I believe in social justice and that the church should be the leader in facilitating it.
At the same time, although I’ve used it, I’ve never been comfortable with the phrase, “social justice.”
According to the New York Times, a few weeks ago 400,000 people took to the streets of Israel to protest for “social justice.” These demonstrations were driven by demands for affordable housing, tax reform and for the creation of a welfare state.
Apparently then, social justice would include demands made by Socialists and the Tea Party, which proves the phrase has no meaning.
And that is just one of the problems with the phrase. Continue reading “On Social Justice, Part I”
The Bible says the kingdom of God is established and upheld by justice and righteousness. (Isaiah 9:7). Speaking prophetically of Jesus, Isaiah said, “He will faithfully bring forth justice. He will not be disheartened or crushed until He has established justice in the earth; and the coastlands will wait expectantly for His law.” (Isaiah 42:3-4).
The most important question on the issue of justice is: What is the basis for justice? The problem is we believe we innately know what is just. We think: “I am a just person. Therefore, whatever I think is right in a situation is just.”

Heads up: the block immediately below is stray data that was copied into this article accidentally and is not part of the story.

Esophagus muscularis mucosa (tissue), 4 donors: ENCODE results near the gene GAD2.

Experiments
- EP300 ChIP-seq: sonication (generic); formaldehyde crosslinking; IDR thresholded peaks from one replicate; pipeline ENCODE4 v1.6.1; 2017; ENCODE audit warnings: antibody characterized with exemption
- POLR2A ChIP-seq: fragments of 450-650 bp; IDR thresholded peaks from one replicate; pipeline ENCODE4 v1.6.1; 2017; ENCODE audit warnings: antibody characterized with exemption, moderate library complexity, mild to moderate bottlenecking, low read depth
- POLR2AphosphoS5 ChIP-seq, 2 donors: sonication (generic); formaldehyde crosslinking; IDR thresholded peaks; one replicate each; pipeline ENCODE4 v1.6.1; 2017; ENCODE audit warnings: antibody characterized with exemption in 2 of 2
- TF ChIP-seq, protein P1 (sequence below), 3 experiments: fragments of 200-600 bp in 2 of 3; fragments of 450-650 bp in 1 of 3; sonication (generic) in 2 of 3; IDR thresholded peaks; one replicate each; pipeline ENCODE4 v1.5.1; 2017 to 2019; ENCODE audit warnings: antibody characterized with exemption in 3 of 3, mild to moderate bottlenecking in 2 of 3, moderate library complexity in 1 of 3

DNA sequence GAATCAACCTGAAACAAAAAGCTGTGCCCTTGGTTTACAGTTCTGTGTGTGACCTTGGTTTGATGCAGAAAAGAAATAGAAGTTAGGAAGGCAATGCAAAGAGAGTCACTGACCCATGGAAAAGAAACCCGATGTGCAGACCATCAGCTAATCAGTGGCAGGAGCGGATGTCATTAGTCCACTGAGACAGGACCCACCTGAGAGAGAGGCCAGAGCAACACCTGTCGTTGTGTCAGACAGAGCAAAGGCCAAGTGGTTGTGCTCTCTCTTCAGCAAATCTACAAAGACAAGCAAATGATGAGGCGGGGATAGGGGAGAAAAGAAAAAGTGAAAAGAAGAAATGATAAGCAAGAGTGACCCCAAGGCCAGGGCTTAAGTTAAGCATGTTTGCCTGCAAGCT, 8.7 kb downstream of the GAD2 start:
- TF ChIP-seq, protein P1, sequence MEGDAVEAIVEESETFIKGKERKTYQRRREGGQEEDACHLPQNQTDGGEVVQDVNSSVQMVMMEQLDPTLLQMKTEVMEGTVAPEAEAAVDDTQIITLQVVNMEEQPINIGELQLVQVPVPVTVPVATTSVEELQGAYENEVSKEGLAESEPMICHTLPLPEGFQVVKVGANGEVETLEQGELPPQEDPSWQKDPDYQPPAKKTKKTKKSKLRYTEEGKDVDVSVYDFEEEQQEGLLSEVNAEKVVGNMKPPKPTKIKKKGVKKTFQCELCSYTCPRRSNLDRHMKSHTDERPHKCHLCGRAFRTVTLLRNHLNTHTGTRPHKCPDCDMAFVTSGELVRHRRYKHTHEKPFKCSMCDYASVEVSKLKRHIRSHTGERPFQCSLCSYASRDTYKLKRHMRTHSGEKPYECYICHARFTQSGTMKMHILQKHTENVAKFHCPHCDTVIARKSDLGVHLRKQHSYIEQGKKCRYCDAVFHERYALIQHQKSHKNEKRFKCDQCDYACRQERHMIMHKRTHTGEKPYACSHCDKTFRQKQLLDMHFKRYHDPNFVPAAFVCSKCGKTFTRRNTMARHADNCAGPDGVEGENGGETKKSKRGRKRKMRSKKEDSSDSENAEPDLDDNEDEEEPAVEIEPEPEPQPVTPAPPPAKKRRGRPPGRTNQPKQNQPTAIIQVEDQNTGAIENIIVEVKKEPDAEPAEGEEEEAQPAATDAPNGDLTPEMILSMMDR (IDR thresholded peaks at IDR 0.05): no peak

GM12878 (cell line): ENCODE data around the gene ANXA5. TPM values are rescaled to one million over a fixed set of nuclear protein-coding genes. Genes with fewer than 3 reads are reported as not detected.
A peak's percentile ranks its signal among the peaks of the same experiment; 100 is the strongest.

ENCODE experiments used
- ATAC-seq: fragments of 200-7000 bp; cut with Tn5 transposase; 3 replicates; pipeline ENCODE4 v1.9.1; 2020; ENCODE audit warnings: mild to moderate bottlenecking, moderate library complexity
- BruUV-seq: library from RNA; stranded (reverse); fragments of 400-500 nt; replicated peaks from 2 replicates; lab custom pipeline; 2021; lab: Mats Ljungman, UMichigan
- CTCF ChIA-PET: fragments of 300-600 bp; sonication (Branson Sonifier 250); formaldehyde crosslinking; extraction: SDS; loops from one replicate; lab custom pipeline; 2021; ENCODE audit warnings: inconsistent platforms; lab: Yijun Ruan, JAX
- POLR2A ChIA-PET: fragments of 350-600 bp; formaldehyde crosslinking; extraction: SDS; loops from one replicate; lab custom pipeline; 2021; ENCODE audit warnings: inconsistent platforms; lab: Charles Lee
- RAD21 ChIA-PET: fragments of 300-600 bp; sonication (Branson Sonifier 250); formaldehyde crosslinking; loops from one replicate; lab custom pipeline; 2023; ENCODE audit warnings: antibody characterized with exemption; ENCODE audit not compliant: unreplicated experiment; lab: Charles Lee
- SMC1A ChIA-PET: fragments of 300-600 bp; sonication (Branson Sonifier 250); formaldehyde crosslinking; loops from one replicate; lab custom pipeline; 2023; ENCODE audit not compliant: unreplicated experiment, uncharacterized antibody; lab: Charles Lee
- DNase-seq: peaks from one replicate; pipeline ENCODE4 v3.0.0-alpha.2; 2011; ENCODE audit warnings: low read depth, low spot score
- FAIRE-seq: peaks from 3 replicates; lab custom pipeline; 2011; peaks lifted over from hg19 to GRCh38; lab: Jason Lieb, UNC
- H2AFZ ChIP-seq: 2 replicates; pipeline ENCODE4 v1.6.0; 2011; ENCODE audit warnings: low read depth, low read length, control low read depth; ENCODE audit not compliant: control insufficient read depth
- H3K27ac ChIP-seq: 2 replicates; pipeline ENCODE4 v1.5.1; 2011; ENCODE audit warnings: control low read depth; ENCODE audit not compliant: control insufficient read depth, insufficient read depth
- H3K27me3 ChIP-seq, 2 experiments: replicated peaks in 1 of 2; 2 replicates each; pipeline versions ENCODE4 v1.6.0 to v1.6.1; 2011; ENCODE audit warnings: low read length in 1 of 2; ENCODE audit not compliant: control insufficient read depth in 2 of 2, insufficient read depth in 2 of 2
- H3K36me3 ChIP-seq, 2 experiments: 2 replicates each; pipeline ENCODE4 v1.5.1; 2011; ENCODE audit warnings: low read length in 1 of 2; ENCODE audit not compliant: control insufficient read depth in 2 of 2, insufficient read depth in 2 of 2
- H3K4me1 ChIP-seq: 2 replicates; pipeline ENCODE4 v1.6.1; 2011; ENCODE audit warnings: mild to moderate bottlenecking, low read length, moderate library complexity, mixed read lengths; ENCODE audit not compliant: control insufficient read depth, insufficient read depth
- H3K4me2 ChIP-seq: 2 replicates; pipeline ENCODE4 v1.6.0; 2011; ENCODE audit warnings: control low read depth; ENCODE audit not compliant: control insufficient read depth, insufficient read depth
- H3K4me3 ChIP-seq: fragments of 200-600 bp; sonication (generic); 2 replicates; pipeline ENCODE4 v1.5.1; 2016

However, none of us are free from the corrupting influence of sin. It taints our motives, discernment and judgment. That’s why revelation from God through the Bible is necessary to understanding justice. Justice is not what you think is right, but what the Bible says is right, and what is just often differs from the prevailing opinions of the day.
Take the issue of capital punishment. Conservatives believe it should be easier to convict violent criminals and that punishment should be severe (e.g. the death penalty). Liberals believe it should be more difficult to convict violent criminals and that punishment should be lighter. Both are wrong. The Old Testament law would dictate that it be more difficult to convict for capital crimes but that the punishment be severe.
The Old Testament law required two witnesses to a capital crime. (Deuteronomy 17:6). To serve as a witness, the individual could not be guilty of the crime for which they served as a witness. (Deuteronomy 19:15). Note: this would prohibit the modern practice of relying on coconspirator testimony to obtain convictions. Moreover, one of the witnesses had to be willing to initiate the execution. (Deuteronomy 17:7). Yet, the Old Testament law endorsed capital punishment for more crimes than modern Western nations.
That the Bible has a different view of justice than the Republicans or Democrats should not really surprise us. Neither political platform was formed using the Bible as a guide. Both are humanistic and flawed. All the more reason that as Christians we should not look to political parties to inform us on great issues like justice but instead should look at what God has revealed through the Bible.
The coastlands “wait expectantly for His law” (Isaiah 42:3-4) because the law of King Jesus is the basis for justice. GS